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05 March 2007

Review: A Guy Who Knits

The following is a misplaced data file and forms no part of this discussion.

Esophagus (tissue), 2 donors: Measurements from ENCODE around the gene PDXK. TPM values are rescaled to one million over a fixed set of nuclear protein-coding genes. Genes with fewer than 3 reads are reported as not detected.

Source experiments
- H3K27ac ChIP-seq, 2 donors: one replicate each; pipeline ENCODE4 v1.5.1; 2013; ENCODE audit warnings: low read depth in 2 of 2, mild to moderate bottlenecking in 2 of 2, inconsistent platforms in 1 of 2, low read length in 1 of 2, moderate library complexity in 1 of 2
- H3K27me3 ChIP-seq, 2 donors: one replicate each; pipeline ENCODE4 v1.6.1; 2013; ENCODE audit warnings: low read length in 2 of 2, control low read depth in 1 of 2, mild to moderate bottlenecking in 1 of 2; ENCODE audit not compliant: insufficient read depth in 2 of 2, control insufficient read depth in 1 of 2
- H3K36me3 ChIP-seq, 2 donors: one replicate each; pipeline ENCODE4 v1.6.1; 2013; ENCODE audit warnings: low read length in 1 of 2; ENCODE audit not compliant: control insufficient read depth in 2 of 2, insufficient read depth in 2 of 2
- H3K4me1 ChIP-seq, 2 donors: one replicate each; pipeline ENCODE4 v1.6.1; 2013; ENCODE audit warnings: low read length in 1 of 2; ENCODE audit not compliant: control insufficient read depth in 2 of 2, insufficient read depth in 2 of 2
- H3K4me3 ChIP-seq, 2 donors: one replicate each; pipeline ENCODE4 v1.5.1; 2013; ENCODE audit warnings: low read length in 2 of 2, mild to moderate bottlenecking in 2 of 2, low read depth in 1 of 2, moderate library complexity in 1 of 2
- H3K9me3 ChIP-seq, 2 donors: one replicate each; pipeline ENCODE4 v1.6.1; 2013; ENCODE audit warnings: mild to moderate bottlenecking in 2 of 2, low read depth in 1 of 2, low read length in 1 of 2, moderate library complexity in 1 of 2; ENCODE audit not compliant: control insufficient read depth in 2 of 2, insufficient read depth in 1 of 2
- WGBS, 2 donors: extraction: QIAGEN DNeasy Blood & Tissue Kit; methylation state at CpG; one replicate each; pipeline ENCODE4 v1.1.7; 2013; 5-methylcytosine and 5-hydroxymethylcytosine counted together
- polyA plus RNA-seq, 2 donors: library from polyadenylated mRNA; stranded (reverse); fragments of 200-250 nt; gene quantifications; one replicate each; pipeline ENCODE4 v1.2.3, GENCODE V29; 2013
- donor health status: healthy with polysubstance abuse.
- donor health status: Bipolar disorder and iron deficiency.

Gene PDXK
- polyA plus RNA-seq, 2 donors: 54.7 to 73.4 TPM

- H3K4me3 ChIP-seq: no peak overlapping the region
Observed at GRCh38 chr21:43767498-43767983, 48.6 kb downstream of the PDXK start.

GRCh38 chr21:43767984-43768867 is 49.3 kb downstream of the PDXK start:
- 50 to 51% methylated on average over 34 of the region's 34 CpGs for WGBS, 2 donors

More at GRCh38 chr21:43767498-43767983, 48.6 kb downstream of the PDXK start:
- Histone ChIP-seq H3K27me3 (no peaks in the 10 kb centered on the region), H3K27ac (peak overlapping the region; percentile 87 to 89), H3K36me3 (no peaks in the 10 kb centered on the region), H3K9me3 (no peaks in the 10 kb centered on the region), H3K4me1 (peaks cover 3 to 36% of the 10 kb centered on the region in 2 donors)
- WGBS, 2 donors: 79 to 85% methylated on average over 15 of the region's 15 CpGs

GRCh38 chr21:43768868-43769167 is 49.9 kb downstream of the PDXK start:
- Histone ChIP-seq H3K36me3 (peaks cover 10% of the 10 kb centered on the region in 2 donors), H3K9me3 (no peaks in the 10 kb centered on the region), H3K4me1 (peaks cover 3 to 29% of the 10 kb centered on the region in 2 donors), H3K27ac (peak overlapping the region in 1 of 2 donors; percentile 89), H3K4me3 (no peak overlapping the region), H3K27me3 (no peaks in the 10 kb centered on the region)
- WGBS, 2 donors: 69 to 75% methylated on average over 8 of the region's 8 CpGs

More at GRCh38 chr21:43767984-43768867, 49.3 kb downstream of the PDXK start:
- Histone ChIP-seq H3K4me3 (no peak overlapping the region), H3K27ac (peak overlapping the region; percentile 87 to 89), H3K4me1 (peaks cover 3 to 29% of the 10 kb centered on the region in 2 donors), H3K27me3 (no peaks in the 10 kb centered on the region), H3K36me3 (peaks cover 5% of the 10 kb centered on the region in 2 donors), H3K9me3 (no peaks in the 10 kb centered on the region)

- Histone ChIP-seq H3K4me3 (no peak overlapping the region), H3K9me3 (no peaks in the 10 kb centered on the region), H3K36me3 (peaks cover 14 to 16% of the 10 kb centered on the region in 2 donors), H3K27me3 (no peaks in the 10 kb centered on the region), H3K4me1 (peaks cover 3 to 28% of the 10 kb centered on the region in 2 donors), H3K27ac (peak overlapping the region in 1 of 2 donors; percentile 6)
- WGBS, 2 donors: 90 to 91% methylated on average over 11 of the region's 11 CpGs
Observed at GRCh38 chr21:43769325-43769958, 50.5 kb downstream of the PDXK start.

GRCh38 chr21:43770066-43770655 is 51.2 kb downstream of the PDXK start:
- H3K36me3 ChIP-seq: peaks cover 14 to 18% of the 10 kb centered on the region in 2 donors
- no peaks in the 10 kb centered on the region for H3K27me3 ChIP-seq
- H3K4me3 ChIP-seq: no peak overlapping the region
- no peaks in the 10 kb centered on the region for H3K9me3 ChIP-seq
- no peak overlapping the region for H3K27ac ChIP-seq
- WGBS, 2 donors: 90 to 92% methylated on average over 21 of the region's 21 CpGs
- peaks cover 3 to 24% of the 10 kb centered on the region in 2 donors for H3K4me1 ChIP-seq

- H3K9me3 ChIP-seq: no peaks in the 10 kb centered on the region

When I first saw two of Lucinda Guy's books of handknits for children in a catalog, I was utterly charmed--so much so that I bought one of them, Handknits for Kids, sight unseen. Last week, I finally got my hands on its sequel, And So to Bed..., thanks to my local library. Both books are beautifully designed and feature patterns for clothing, blankets, and stuffed toys suitable for ages two to five or thereabouts. The designs for girls are girly, but mostly in a heavy-on-the-pink way and not in a frilly-curlicues way; similarly, the designs for boys are boyish but not obnoxiously so. Handknits for Kids is divided into four "chapters," each defined by a season. Each chapter includes a blanket (one has trucks and cars on it, and one is completely pink, but the other two aren't gendered), a stuffed toy (dog, bird, mouse, cat), and a sweater for a girl; three chapters also include sweaters for boys. The designs are clever and fun--stuff I could actually imagine children wearing (and enjoying!) without looking ridiculous. You can see photos of all the projects in the British version of the book here. (It contains the same projects and has the same design as the American version; only the title and surely some spellings are different.) Look at the Jack Frost Jacket in the last chapter--isn't that adorable? I'm giving serious thought to making one of those for Sylvia...maybe even in the pink that the pattern calls for. (I am not a big fan of lots of pink, so that's saying a lot about how much I like this design.) And So to Bed... is equally charming in its presentation (like Handknits for Kids, all of the illustrations are photographs of the knitted objects against cartoon drawings--there are no photographs of people wearing these handknits). The projects here didn't appeal to me as much, though. They're all bedtime-themed (clever idea!), and include blankets, pajama cases, robes, and cases for hot-water bottles. (All of the projects can be seen here.) But, aside from the Dream Cardigan and the stuffed owl, I had a hard time imagining myself knitting any of this stuff. I should mention that this book is from Rowan and thus features only Rowan yarn. Beautiful stuff, to be sure, but holy cow is it expensive. The Dream Cardigan I mentioned would cost about eighty bucks if I used the yarn that is called for. Ouch. Unless I can score an exceptionally good deal on eBay, when I'm ready to start these projects I'll definitely be substituting other yarns.